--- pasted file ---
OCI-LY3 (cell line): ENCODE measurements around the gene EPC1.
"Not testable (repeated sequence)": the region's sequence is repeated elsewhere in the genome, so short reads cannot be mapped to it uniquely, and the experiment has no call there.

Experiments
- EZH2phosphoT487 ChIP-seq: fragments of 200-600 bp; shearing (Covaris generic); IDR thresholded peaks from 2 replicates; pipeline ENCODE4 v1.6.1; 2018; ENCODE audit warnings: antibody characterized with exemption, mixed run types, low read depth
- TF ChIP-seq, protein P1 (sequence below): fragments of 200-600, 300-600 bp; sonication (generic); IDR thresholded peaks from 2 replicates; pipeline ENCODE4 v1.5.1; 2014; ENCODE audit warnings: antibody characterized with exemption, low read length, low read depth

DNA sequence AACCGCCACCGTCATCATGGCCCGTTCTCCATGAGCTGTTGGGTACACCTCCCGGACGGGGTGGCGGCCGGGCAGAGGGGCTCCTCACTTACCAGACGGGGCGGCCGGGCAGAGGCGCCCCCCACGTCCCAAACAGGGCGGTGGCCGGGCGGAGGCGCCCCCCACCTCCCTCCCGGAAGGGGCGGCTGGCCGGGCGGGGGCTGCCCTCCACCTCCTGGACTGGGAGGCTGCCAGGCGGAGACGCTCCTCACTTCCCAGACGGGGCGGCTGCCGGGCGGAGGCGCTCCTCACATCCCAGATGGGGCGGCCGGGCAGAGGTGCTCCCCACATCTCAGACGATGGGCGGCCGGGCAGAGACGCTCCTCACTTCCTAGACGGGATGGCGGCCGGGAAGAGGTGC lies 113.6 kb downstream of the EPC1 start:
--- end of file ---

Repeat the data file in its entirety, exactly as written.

OCI-LY3 (cell line): ENCODE measurements around the gene EPC1.
"Not testable (repeated sequence)": the region's sequence is repeated elsewhere in the genome, so short reads cannot be mapped to it uniquely, and the experiment has no call there.

Experiments
- EZH2phosphoT487 ChIP-seq: fragments of 200-600 bp; shearing (Covaris generic); IDR thresholded peaks from 2 replicates; pipeline ENCODE4 v1.6.1; 2018; ENCODE audit warnings: antibody characterized with exemption, mixed run types, low read depth
- TF ChIP-seq, protein P1 (sequence below): fragments of 200-600, 300-600 bp; sonication (generic); IDR thresholded peaks from 2 replicates; pipeline ENCODE4 v1.5.1; 2014; ENCODE audit warnings: antibody characterized with exemption, low read length, low read depth

DNA sequence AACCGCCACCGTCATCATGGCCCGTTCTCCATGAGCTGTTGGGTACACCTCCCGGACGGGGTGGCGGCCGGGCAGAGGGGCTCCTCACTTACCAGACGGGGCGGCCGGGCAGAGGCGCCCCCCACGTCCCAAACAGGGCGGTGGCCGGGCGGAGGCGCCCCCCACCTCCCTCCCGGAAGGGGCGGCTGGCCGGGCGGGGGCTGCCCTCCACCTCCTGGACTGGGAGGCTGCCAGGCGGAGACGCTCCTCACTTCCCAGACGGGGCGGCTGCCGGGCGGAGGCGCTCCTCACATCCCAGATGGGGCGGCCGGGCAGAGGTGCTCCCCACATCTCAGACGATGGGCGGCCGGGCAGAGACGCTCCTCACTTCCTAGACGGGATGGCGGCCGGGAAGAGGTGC lies 113.6 kb downstream of the EPC1 start: